12. The system of claim 7 further comprising a plurality of EKG sensors configured to acquire a set of EKG signals of a cardiac region of the scan subject.
13. The system of claim 12 wherein the control is further configured to determine a data acquisition stage and a secondary acquisition system from the set of EKG signals.
14. The system of claim 13 wherein the control is further comprised to determine a number of subsets from the set of EKG signals and determine a triggering pulse within each subset and energize the high frequency electromagnetic energy projection source to the first voltage after a delay of the triggering pulse.
15. A computer readable storage medium having a computer program stored thereon and representing a set of instructions that when executed by a computer causes the computer to:
analyze a set of cardiac motion signals acquired from a set of EKG sensors from a torso region of a scan subject;
determine from the set of cardiac motion signals a number of primary data acquisition stages and a number of secondary acquisition stages;
transmit a first voltage modulation signal to a voltage source configured to energize an x-ray projection source used to project x-rays to the scan subject for data acquisition, the first voltage modulation signal configured to drive the voltage source to a first voltage for each primary data acquisition stage;
acquire a set of imaging data; and
transmit a second voltage modulation signal to the voltage source, the second voltage modulation signal being configured to drive the voltage source to a second voltage for each secondary acquisition stage.
16. The computer readable storage medium of claim 15 wherein the set of instructions further causes the computer to determine a dosage profile from the set of EKG signals and modulate the voltage source according to the dosage profile.
17. The computer readable storage medium of claim 15 wherein the second voltage is less than the first voltage.
18. The computer readable storage medium of claim 17 wherein the second voltage is zero.
19. The computer readable storage medium of claim 15 wherein the set of instructions further causes the computer to reduce x-ray projections to the scan subject during the number of secondary acquisition stages.
20. The computer readable storage medium of claim 15 wherein the set of instructions further causes the computer to determine the first voltage from a set of imaging parameters on a per imaging session basis.
21. The computer readable storage medium of claim 15 wherein the number of secondary acquisition states includes a number of non-data acquisition stages.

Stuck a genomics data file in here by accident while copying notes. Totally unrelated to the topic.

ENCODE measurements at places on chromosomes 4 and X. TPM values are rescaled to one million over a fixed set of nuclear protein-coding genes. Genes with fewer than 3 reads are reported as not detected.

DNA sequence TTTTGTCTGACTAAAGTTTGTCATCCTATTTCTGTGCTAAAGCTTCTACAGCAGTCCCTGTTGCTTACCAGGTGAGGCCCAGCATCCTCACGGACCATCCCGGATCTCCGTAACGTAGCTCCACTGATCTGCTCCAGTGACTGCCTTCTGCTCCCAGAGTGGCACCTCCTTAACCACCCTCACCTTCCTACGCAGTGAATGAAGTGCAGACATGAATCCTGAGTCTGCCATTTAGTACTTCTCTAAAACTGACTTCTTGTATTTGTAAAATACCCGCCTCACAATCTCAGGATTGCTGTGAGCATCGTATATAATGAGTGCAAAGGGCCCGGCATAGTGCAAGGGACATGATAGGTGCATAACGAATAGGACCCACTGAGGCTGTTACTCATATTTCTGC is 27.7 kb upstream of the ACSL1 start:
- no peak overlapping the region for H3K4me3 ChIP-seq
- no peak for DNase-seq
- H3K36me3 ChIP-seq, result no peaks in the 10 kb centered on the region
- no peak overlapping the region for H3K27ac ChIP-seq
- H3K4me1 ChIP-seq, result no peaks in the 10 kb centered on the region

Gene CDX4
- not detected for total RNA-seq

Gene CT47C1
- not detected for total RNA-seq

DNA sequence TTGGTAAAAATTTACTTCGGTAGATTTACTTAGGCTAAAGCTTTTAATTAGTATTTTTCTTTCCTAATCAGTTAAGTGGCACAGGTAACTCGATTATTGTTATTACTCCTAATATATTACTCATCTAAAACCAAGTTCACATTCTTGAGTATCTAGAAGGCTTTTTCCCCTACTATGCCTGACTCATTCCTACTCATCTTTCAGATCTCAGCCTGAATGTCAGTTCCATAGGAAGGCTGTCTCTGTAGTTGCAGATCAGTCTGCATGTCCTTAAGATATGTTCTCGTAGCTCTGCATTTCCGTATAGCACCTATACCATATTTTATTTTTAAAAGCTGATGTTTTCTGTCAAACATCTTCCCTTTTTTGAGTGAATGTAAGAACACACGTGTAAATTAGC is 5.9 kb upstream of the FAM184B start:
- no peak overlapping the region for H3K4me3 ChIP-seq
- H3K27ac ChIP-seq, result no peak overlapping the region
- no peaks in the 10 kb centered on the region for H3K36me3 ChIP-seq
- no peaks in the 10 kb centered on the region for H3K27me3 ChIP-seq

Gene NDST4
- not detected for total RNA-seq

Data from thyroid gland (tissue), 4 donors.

Description
BACKGROUND OF THE INVENTION

[0001] The present invention relates generally to diagnostic imaging and, more particularly, to a method and apparatus of acquiring diagnostic imaging data with voltage modulation to reduce radiation exposure.

[0002] Typically, in computed tomography (CT) imaging systems, an x-ray source emits a fan-shaped beam toward an object, such as a patient. The beam, after being attenuated by the scan subject, impinges upon an array of radiation detectors. The intensity of the attenuated beam radiation received at the detector array is typically dependent upon the attenuation of the x-ray beam by the patient. Each detector element of the detector array produces a separate electrical signal indicative of the attenuated beam received by each detector element. The electrical signals are transmitted to a data processing for subsequent image reconstruction.

[0003] Reducing radiation exposure during a CT scan has always been a desired goal and is becoming increasingly important with the introduction of multi-slice CT scanning for patient screening, such as coronary artery calcification scoring (CACS) tests and coronary artery imaging (CAI). For CACS tests, known multi-slice CT scanning systems often use step-and-shoot scanning and EKG-based prospective gating techniques to eliminate radiation redundancy. That is, the x-ray source is on for only a certain period during the heart cycle to emit radiation toward the scan subject and thereby allow acquisition of the data necessary for “step-and-shoot” scanning. To provide adequate coverage within a patient breath holding time in accordance with a “step-and-shoot” scan, it is customary to use a relatively thick slice (for example, a slice thickness of 2.5 mm).